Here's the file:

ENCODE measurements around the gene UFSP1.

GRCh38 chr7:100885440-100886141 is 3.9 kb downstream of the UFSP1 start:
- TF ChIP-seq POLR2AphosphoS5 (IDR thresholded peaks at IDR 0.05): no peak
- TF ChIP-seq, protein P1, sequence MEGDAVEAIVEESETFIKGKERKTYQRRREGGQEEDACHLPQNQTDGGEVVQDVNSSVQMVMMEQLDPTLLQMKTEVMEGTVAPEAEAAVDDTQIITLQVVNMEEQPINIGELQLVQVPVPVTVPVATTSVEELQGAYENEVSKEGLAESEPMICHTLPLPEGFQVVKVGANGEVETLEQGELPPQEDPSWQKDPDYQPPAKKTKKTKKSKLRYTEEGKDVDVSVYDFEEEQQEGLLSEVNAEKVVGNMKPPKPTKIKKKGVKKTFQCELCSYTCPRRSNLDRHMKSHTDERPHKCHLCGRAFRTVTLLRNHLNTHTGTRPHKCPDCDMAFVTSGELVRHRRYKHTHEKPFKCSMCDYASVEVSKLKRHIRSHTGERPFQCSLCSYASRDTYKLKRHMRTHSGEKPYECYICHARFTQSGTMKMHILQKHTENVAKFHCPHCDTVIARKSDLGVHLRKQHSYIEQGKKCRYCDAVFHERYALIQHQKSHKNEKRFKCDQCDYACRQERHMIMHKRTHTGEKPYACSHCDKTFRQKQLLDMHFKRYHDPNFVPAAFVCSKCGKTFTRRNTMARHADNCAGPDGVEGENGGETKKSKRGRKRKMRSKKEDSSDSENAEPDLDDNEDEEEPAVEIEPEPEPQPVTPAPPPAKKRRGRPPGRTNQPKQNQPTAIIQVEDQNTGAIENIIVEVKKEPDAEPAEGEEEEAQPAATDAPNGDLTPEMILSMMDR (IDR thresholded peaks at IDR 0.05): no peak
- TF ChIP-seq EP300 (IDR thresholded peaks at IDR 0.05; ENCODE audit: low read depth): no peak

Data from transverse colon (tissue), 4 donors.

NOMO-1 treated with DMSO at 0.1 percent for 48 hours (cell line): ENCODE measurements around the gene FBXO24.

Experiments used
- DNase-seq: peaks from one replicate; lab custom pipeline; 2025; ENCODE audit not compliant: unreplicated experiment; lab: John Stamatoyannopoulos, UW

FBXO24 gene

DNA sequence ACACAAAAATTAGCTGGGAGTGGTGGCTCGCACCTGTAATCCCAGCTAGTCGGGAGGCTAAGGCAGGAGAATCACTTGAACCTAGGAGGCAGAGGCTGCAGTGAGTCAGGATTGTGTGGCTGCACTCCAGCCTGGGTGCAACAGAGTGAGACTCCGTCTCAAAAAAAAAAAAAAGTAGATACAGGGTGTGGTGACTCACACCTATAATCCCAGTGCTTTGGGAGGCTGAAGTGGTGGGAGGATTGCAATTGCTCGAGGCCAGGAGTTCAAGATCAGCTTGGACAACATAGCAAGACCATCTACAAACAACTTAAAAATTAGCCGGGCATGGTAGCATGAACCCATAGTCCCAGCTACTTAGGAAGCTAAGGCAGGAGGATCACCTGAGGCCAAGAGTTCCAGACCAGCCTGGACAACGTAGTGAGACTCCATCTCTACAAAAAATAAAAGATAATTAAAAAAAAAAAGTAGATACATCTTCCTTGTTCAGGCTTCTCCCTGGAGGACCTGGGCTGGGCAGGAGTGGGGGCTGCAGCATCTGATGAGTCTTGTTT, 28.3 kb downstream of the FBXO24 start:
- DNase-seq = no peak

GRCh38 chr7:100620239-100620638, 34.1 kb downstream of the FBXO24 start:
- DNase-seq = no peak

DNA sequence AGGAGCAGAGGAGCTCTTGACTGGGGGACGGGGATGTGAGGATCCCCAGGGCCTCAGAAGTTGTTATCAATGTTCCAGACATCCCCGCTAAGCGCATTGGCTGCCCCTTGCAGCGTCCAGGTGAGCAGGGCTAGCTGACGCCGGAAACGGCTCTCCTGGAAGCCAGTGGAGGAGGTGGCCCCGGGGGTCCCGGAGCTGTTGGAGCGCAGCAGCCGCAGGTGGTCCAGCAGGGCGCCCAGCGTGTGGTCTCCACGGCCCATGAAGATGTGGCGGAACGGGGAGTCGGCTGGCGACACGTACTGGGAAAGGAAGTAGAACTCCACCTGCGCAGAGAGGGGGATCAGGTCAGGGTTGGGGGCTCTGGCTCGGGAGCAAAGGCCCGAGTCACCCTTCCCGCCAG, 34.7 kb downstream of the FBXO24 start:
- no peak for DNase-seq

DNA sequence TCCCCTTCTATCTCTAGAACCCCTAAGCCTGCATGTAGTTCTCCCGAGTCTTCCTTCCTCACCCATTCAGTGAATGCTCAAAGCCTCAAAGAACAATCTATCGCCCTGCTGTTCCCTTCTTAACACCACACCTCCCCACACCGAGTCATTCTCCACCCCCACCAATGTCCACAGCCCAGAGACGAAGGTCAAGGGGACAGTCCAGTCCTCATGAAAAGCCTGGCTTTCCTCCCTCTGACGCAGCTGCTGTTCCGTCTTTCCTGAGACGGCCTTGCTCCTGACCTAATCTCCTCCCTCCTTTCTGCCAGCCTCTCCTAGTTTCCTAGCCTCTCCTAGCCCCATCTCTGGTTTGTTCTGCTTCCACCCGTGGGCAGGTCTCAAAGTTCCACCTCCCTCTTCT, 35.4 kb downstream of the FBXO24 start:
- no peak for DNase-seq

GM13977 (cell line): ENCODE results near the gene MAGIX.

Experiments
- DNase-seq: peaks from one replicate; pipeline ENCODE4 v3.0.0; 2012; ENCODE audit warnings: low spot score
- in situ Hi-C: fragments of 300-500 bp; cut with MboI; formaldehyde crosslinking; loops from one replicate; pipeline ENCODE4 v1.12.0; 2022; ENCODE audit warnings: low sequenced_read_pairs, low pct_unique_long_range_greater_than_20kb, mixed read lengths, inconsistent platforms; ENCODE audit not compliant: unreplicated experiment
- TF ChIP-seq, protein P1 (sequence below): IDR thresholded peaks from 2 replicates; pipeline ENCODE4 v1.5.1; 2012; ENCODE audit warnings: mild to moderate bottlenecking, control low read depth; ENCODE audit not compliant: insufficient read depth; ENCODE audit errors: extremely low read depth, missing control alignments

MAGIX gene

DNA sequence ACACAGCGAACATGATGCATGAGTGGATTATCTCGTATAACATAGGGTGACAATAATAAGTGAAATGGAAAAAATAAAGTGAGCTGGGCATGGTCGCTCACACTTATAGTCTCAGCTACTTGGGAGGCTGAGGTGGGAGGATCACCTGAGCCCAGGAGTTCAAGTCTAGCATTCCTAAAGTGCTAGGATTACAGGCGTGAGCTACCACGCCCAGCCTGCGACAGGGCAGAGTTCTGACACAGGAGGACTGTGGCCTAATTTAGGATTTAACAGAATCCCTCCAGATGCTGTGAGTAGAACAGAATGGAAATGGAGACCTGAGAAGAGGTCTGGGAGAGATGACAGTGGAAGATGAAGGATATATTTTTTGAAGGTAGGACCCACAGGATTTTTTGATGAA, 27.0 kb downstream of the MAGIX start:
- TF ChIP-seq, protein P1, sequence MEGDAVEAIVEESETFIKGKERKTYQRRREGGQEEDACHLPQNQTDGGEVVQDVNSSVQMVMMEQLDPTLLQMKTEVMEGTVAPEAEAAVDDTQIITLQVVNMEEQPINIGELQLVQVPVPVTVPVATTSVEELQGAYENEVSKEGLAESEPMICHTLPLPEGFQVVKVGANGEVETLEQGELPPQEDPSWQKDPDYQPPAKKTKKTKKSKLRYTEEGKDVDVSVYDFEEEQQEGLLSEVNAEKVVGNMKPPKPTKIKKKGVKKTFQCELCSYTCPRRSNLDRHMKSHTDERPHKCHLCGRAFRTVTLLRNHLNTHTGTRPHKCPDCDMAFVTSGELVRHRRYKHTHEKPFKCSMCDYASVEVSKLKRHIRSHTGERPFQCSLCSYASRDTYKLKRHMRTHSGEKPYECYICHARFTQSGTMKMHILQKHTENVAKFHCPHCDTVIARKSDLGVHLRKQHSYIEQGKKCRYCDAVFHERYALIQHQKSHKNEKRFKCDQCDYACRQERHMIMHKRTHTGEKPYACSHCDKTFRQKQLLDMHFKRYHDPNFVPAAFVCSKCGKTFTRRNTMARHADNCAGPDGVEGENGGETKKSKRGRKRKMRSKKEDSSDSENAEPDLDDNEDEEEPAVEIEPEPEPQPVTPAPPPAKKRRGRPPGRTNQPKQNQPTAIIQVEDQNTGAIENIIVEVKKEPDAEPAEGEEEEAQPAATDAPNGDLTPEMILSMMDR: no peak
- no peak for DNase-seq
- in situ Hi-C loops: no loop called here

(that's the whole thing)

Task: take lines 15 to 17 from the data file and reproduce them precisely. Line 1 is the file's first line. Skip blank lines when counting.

DNA sequence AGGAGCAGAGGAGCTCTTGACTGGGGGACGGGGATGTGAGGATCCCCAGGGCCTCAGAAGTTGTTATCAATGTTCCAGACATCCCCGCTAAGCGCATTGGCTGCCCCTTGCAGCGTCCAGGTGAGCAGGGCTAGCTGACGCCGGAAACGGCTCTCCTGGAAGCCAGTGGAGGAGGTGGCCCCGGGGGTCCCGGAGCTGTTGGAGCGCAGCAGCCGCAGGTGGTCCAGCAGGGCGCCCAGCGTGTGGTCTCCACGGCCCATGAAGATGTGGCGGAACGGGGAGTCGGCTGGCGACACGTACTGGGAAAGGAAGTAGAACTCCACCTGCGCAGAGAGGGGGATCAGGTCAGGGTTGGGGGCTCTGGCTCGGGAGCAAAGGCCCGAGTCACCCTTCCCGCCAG, 34.7 kb downstream of the FBXO24 start:
- no peak for DNase-seq

DNA sequence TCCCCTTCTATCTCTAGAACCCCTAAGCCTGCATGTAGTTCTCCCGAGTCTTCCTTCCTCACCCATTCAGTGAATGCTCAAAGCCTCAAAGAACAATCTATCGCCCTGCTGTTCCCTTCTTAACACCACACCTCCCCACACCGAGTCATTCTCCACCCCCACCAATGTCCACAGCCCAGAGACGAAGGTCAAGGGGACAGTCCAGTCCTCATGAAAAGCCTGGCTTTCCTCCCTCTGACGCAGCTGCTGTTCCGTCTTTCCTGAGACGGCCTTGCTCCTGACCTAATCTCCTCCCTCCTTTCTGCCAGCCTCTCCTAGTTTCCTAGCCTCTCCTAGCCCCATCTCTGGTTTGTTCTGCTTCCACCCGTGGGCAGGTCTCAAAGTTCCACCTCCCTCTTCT, 35.4 kb downstream of the FBXO24 start: